Collaborations among multiple disciplines are encouraged for this Notice. Priority will be given to applications that demonstrate the involvement and support of community-based stakeholders and other end-users (e.g., clinicians, patients, parents, public health professionals, patient representatives) along the research continuum.

Individuals from diverse backgrounds, including those from groups historically underrepresented in the STEM fields, who wish to pursue further studies or careers in data science as it relates to addiction research are highly encouraged to apply.

Background

A significant time lag in translating health research to practice, policy, and population health has been a well-recognized challenge in public health. Additional research is needed that leverages data science to provide timely data-driven insights that inform planning, decision-making, and assessment of population-wide interventions in prevention and treatment settings and to advance precision public health to deliver the right intervention to the right people at the right time.

NIH defines data science as “the interdisciplinary field of inquiry in which quantitative and analytical approaches, processes, and systems are developed and used to extract knowledge and insights from increasingly large and/or complex sets of data.”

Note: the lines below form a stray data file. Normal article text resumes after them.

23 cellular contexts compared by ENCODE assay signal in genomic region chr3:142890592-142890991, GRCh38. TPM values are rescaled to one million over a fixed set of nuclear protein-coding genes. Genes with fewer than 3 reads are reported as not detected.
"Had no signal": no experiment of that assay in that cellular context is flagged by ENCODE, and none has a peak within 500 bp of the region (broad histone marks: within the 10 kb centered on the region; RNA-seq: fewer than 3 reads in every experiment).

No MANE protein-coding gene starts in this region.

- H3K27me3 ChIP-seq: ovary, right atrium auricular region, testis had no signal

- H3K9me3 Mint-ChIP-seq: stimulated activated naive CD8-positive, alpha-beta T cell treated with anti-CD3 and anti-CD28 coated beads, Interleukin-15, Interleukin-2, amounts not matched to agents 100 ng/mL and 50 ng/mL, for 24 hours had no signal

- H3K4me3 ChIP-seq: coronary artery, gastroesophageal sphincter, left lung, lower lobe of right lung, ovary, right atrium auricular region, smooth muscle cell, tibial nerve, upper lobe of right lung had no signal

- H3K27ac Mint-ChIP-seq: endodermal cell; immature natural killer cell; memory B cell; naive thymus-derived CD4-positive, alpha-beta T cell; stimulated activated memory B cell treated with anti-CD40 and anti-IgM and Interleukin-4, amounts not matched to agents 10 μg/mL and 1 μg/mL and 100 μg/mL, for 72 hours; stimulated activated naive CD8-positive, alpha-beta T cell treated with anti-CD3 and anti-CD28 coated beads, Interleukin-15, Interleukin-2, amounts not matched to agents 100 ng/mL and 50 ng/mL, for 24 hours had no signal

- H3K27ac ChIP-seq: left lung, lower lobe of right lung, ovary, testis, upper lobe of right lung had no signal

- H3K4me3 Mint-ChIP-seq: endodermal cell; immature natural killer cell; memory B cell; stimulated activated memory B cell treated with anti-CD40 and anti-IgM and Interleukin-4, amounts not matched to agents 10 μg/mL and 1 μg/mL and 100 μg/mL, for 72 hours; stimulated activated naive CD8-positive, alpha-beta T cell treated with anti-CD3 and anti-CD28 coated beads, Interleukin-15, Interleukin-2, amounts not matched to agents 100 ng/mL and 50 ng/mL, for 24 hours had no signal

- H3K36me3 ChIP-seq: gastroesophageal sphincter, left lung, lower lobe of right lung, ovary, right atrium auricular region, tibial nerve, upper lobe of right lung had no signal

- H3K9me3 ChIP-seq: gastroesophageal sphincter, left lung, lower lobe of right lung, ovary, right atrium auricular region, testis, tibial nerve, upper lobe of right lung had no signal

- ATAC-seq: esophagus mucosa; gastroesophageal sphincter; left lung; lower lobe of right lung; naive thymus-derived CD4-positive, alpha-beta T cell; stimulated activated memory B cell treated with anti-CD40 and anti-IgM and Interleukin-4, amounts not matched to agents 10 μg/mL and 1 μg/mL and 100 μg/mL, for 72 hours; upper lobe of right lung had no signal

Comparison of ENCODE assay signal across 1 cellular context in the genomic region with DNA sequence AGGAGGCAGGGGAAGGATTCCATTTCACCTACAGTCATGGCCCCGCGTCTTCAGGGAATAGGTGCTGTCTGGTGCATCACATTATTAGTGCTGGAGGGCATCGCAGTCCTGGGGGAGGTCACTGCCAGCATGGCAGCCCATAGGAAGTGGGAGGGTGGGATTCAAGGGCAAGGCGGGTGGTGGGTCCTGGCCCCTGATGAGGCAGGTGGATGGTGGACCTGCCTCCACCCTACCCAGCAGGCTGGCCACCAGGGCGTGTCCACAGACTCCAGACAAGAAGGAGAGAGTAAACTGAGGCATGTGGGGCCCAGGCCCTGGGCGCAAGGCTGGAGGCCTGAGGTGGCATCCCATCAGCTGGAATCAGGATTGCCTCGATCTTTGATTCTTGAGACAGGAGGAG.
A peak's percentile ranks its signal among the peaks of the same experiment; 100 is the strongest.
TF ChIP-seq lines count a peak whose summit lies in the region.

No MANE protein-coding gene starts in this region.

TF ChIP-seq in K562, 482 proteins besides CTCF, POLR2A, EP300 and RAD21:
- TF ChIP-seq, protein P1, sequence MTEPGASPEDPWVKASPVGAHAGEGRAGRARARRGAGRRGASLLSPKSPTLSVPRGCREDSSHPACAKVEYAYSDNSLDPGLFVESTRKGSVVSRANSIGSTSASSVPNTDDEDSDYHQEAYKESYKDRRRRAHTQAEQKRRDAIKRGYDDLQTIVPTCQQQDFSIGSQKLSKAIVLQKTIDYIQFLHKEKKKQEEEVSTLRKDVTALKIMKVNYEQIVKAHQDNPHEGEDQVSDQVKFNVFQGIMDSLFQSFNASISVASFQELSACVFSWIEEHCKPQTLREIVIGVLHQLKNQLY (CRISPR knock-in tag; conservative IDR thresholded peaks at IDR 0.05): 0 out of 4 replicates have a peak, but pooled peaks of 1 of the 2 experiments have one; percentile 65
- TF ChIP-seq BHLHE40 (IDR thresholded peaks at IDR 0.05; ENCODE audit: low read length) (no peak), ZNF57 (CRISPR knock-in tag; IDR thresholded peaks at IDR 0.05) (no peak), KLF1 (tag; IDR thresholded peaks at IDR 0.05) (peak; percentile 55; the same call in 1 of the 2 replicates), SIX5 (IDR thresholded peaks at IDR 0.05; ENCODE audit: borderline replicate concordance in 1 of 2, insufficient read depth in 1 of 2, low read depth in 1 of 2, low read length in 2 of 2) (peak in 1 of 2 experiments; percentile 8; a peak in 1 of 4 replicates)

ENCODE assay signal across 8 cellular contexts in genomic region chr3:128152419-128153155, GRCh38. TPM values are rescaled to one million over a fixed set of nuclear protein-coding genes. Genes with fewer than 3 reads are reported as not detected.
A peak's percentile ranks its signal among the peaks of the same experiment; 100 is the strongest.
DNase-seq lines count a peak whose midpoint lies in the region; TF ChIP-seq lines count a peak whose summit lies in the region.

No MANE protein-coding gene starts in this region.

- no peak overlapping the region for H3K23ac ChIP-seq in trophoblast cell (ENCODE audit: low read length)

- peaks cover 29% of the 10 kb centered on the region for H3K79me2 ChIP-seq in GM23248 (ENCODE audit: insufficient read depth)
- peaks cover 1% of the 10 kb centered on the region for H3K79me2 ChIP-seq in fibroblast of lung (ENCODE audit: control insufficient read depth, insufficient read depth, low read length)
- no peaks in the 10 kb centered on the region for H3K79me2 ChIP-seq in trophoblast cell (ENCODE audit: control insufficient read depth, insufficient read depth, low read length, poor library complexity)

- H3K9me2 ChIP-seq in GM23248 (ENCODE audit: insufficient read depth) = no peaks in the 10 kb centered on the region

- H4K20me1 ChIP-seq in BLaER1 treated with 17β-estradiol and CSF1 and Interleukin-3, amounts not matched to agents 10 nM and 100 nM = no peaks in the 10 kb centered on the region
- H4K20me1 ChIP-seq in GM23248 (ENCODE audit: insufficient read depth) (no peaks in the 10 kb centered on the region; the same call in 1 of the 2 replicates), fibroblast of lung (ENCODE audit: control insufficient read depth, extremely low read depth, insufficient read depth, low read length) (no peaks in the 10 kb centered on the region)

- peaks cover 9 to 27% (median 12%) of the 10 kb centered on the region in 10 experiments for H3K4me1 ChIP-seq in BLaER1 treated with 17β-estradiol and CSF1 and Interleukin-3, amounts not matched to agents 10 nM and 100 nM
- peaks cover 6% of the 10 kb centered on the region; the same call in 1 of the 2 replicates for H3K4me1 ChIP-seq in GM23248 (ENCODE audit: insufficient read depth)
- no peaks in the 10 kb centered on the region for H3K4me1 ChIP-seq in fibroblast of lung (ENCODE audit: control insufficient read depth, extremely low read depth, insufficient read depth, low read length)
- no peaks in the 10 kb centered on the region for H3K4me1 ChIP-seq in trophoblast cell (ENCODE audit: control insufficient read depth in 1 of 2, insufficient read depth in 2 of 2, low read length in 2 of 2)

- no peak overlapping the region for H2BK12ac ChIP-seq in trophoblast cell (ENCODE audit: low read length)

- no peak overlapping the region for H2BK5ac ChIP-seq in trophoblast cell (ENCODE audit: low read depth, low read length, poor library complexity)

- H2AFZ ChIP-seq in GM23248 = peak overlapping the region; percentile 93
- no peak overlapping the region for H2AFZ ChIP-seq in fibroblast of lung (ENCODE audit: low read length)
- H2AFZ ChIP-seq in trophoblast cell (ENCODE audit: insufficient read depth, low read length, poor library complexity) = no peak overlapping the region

Research Objectives

NIDA is interested in applications that leverage data science to advance translation of science to inform drug misuse epidemiology and etiology that can lead to actionable insights. Of particular interest are projects that explore methods, approaches, and/or tools to facilitate the availability, accuracy, and timeliness of data sources that could provide novel insights into substance use prevention and treatment near real-time or real-time, and projects that propose to develop methods and tools for small area estimation to inform decisions of local (e.g., substate) jurisdictions.